PARAMUS, N.J. (AP) — Tiger Woods is four shots behind going into the weekend at The Barclays, which can be interpreted two ways.
He started the second round tied for the lead, was alone at top when he made the turn at Ridgewood and then made four bogeys over his last eight holes – including a missed putt from 20 inches – to shoot 39 on the back and fall four shots behind.
Considering the way his year has gone, four shots behind Jason Day doesn’t seem like that much.
Woods hasn’t been this close to the lead going into the final two days since he returned from his five-month hiatus at the Masters. He was two shots behind at Augusta National and wound up in a tie for fourth.
He was 10 shots behind at the Memorial and AT&T National, nine shots behind at The Players Championship at least five shots behind at the other three majors. And who could forget Firestone, when he was 13 shots back going into a weekend that only got worse.
Woods, then, was hardly worried – and it had little to do with his score.
In a year of oddities, here’s another doozy – he was ranked No. 1 at Ridgewood in driving accuracy. Woods has missed only two fairways the first two days, although he has hit only two drivers, including none on Friday when he shot 73. He also his tied for seventh in greens in regulation, a category he once ruled.
Putting? Comes and goes, as always.
“I didn’t hit it bad at all,” Woods said. “I hit it really good. As I said, I didn’t putt really well. I hit it as good as I did yesterday. If I don’t make putts, I don’t score.”
More difficult than the four shots were the dozen players between him and Day, a 22-year-old Australian who won his first PGA Tour event earlier this year in Dallas.
And so, the weekend shapes up as anyone’s game.
Day ran off three straight birdies late in his round and was the last of nine players who had a share of the lead. A hard-fought par on the ninth hole, when he drove into the right rough and had to make a 6-foot par, gave him a second straight 67.
He was at 8-under 134.
“I just tried to stay as patient as possible, and it just kind of fell in my lap, which was really good,” Day said.
Kevin Streelman loves Ridgewood for all the right reasons, not the least of which being that his grandparents are buried in a cemetery across the street from the seventh hole. His roots are here. His parents still live nearby. And two years ago, Streelman narrowly missed a playoff at The Barclays.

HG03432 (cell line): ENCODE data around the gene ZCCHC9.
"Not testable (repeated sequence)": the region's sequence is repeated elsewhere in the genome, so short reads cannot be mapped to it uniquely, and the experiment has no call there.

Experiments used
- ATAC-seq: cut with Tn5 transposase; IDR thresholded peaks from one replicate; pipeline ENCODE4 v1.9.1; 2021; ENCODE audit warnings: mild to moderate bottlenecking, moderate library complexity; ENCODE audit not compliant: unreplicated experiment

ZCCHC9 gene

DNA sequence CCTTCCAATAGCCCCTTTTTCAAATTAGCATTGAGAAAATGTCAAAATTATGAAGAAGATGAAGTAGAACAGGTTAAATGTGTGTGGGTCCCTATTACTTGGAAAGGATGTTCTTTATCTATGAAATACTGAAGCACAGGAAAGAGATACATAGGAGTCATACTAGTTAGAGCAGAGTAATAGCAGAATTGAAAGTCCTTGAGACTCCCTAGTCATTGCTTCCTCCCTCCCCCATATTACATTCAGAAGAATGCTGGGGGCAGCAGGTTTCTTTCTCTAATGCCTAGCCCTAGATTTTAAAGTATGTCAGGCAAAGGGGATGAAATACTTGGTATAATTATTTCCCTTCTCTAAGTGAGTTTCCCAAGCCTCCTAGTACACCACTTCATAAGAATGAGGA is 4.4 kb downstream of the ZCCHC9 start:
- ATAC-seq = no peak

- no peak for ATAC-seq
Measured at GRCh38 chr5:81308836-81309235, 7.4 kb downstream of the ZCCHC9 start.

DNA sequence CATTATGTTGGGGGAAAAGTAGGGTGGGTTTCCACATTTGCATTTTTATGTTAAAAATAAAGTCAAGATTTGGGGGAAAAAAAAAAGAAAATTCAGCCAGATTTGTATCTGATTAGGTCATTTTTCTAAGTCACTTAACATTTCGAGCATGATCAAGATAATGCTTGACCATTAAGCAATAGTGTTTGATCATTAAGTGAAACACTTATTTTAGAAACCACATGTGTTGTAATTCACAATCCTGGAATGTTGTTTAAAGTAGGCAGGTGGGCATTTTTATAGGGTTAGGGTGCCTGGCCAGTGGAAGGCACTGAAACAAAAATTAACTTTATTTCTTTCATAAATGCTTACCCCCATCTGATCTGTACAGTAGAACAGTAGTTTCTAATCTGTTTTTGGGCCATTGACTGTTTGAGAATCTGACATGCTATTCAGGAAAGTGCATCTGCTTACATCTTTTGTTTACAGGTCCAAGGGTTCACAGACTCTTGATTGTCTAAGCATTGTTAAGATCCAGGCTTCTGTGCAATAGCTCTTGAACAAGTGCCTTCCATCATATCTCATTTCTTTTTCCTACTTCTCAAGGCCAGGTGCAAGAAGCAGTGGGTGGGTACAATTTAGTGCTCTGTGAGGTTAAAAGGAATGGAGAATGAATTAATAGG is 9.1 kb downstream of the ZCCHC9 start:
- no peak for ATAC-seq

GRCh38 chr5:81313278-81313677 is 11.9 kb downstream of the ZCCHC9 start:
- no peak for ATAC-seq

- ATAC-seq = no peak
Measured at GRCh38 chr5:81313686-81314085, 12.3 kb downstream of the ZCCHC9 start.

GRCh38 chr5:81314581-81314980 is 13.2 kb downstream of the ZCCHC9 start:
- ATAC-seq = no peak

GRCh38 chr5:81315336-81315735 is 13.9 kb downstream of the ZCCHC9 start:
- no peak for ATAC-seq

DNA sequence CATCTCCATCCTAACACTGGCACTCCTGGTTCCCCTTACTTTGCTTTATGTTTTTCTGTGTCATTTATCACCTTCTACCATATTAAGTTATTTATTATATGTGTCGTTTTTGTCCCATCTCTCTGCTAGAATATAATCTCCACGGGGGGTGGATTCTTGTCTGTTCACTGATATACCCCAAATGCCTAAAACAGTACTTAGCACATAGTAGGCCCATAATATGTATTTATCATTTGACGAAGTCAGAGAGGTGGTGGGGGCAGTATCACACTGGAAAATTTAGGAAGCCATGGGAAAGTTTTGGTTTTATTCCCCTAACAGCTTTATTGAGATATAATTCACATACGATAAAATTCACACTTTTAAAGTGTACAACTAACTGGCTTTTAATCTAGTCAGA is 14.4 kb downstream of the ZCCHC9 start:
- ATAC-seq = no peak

So imagine the show he put on Friday morning, when soft conditions made scoring easy but all put mud on so many balls in the fairway. Right as he was making the turn, Streelman had six birdies in a seven-hole stretch and shot 63.
“It’s like a special home for me, a special place,” he said.
He was at 7-under 135, along with Vaughn Taylor, who shot a 70.
After that, it gets interesting for reasons beyond the $10 million prize for whoever wins the FedEx Cup at the end of next month. The Barclays is the first of four playoff events, and while it’s important for some players to be among the top 100 in the standings and qualify for next week’s playoff event, there’s the matter of that other cup.
The Ryder Cup.
Over in Scotland, the final qualifying event is being held for the European team. All the Europeans chasing money at Ridgewood can’t earn a spot on the team, but they can at least make one last case to captain Colin Montgomerie, who has three picks to announce Sunday.
Padraig Harrington did his part with a 68 to join the group at 5-under 137, three shots behind. Paul Casey shot a 69 and was a 138, along with Woods. Luke Donald was even par, while Justin Rose was 1 under.
The Americans already have eight on their side, with Corey Pavin announcing four picks on Sept. 7.
One of them figures to be Woods, who has said he wants to play – that counts – and showing that he’s very much capable of playing, working his way into contention.
Stewart Cink is starting to turn bogeys into pars, and pars into birdies, and he shot a 69 to join the group at 6-under 136. Still harboring hopes are Ben Crane (at 5 under) and Zach Johnson (at 4 under).
Harrington is thinking about it. Because of the five-hour time difference from Scotland, he hopes to find out before he tees off in the final round whether he has made the team. That would mean Harrington being among the last to tee off at The Barclays.
As for Cink?
“It’s there,” he said of Ryder Cup hopes on his mind. “But we’re professionals. We’ve got to focus on what we have to do right now. I want to play well and earn at least a shot at the team from Corey, at least maybe a consideration. But the FedEx Cup means a lot to me, and so does this tournament.”
Add it all up, and it should be quite a weekend.